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Spokane, Washington  Est. May 19, 1883
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Spokane USPS: Here’s how to make sure your Christmas packages arrive on time

A worker carries a large parcel at the United States Postal Service sorting and processing facility, Thursday, Nov. 18, 2021, in Boston. Last year’s holiday season was far from the most wonderful time of the year for the beleaguered U.S. Postal Service. Shippers are now gearing up for another holiday crush.  (Charles Krupa)
A worker carries a large parcel at the United States Postal Service sorting and processing facility, Thursday, Nov. 18, 2021, in Boston. Last year’s holiday season was far from the most wonderful time of the year for the beleaguered U.S. Postal Service. Shippers are now gearing up for another holiday crush. (Charles Krupa)

A record number of mail and packages overwhelmed the U.S. Postal Service last holiday season, but a USPS official said processing and distribution centers, including the one outside Spokane, are in “incredibly better shape nationally” this year.

Still, Earl Eisenrich, Spokane processing and distribution center plant manager, said anyone mailing presents and cards to friends and family should mail as soon as possible to help postal workers deliver them on time.

“The real moral of the story is, mail early,” Eisenrich said.

He said a package sorting machine installed in July at the Spokane plant can sort 200,000 pieces of mail and packages per day, about 80,000 more pieces than the old machine.

“It’s a game changer,” Eisenrich said.

He said employees can sort another 100,000 pieces by hand each day.

Eisenrich said the Spokane plant expects to handle 57.5 million pieces of mail in December from Eastern Washington and North Idaho, part of the more than 12 billion letters, cards and packages estimated to be processed and delivered between Thanksgiving and New Year’s Day across the country.

While supply strains and worker shortages are affecting many USPS posts across the country, Eisenrich said his plant is largely unaffected. He said he has 100 more employees than he had this time last year.

Some metro areas can’t get people to apply, he said.

“Locally, we’re in really good shape,” Eisenrich said.

Many post offices are experiencing delivery driver shortages, and that appears to be the case locally.

“They’re working super long hours, which isn’t completely unusual, but it’s definitely very taxing on the delivery (person),” Eisenrich said.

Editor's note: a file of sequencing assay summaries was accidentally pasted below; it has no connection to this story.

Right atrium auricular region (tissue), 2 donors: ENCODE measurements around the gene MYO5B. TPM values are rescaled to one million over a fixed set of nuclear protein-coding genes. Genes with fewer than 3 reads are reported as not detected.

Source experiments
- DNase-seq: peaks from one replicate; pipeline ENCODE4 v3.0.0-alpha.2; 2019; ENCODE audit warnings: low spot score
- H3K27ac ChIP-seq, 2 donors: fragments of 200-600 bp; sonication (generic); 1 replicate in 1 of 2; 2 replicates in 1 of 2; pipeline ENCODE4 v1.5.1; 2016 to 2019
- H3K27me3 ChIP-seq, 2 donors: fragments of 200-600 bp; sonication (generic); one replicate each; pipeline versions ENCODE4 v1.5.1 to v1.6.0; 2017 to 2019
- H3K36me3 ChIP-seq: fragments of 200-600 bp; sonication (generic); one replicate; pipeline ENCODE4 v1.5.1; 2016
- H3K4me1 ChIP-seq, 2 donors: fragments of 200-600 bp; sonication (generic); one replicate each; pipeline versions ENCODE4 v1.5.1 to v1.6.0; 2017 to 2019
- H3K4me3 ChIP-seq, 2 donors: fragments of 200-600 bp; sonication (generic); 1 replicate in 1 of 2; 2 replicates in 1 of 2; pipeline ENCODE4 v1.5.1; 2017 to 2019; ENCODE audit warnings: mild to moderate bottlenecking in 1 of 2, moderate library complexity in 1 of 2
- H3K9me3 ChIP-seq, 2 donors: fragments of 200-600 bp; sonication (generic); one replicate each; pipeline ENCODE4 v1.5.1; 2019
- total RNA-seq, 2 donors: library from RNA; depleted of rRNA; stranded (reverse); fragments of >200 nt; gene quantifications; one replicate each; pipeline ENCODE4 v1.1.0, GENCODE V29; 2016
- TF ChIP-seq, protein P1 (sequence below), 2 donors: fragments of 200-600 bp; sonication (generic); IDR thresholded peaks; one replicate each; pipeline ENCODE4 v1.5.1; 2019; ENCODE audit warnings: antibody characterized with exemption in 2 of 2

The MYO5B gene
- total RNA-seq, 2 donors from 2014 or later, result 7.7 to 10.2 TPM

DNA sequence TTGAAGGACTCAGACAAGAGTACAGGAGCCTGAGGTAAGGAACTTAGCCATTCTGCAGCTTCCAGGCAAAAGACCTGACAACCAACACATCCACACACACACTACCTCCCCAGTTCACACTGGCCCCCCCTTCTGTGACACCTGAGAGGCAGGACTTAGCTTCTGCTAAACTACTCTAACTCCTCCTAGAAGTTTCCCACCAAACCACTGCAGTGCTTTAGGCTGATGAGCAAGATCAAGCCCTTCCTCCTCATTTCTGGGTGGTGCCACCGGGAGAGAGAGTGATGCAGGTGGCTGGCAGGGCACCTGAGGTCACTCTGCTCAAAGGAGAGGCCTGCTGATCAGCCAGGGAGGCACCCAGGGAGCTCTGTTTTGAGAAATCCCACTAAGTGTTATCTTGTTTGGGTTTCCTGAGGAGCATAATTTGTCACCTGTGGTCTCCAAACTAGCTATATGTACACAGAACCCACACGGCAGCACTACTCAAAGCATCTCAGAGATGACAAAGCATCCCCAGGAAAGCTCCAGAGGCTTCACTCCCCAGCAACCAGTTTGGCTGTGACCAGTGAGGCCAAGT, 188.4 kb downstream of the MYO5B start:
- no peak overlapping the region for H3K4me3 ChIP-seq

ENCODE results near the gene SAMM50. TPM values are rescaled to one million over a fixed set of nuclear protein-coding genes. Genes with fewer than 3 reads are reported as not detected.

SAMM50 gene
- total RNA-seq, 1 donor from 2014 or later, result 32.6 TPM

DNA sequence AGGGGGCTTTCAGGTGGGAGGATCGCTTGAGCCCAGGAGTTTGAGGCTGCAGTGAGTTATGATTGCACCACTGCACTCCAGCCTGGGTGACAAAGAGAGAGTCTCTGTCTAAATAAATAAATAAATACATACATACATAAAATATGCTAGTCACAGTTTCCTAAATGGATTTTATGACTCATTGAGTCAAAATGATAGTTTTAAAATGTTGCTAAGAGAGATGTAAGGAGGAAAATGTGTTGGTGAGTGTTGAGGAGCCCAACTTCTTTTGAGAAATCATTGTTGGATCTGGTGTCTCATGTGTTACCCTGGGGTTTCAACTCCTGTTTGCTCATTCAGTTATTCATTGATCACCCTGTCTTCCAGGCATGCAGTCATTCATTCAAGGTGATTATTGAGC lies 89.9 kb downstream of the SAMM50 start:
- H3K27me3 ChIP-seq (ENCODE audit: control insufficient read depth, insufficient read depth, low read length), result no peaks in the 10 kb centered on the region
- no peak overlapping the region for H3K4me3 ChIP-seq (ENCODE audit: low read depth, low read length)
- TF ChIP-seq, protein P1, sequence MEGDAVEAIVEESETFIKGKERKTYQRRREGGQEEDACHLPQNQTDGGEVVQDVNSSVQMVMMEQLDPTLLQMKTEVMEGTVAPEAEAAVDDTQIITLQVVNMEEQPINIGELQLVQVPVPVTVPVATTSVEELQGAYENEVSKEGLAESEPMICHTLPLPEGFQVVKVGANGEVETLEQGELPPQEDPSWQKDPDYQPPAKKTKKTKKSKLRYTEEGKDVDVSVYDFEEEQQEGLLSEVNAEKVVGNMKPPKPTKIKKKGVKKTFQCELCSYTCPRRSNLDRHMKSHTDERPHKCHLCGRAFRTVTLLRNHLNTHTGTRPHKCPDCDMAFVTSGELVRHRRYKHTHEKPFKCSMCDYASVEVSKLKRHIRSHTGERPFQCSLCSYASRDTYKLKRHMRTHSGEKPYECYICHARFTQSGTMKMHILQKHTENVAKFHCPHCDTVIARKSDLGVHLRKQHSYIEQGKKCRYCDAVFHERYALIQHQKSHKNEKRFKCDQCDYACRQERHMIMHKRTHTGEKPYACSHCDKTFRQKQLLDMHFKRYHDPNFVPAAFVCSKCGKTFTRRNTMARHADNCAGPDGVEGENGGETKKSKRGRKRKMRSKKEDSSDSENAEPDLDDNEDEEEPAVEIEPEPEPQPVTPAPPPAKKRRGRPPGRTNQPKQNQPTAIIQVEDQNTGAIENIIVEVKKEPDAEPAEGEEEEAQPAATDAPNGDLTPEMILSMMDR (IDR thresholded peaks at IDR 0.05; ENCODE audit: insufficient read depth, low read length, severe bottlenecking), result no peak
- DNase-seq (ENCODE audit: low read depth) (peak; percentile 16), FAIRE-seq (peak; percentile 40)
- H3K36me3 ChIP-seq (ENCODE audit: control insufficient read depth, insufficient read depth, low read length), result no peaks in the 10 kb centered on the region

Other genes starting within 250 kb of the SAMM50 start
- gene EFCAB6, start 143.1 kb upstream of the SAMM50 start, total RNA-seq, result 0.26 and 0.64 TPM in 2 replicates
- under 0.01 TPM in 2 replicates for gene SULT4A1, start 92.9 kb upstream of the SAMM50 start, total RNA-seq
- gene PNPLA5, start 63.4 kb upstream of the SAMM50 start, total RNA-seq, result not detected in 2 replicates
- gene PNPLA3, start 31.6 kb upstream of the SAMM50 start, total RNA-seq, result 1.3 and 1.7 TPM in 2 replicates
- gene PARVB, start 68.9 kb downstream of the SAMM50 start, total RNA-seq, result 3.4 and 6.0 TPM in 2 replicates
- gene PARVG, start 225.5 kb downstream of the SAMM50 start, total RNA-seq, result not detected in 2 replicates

The postal service is expanding delivery services to Sundays in some areas so packages arrive on time during the peak season.

Eisenrich said USPS has been doing seven-day-per-week deliveries, primarily for Amazon, for several years, but it will ramp up to all parcels in December.

“I’ve never seen such a focused effort to try to give world-class customer service,” he said.

Eisenrich said mailing before Dec. 15 would be “very responsible” for those who want packages and other mail delivered by Christmas.

For packages to reach their desired destination by Dec. 25, USPS retail ground service should be mailed by Dec. 15, first-class mail service by Dec. 17, priority mail service by Dec. 18 and priority mail express service by Dec. 23, according to USPS.

“We have to understand that there is no restriction on the amount of mail that we intake, and so if everybody waits until the week before Christmas, it’s not gonna go well,” Eisenrich said.

He said people can also help themselves and postal workers by avoiding post office lobbies at high traffic hours, which Eisenrich described as shortly before the post office opens, during lunch and before it closes.

He said customers can avoid long lines by conducting their business online.

He said all they have to do is box up their presents, label them and postal workers will pick up the package and deliver it to the desired location.

“You don’t even have to get in our lobbies. That’s my postmaster hat talking,” said Eisenrich, who served as Spokane postmaster for the previous seven years.

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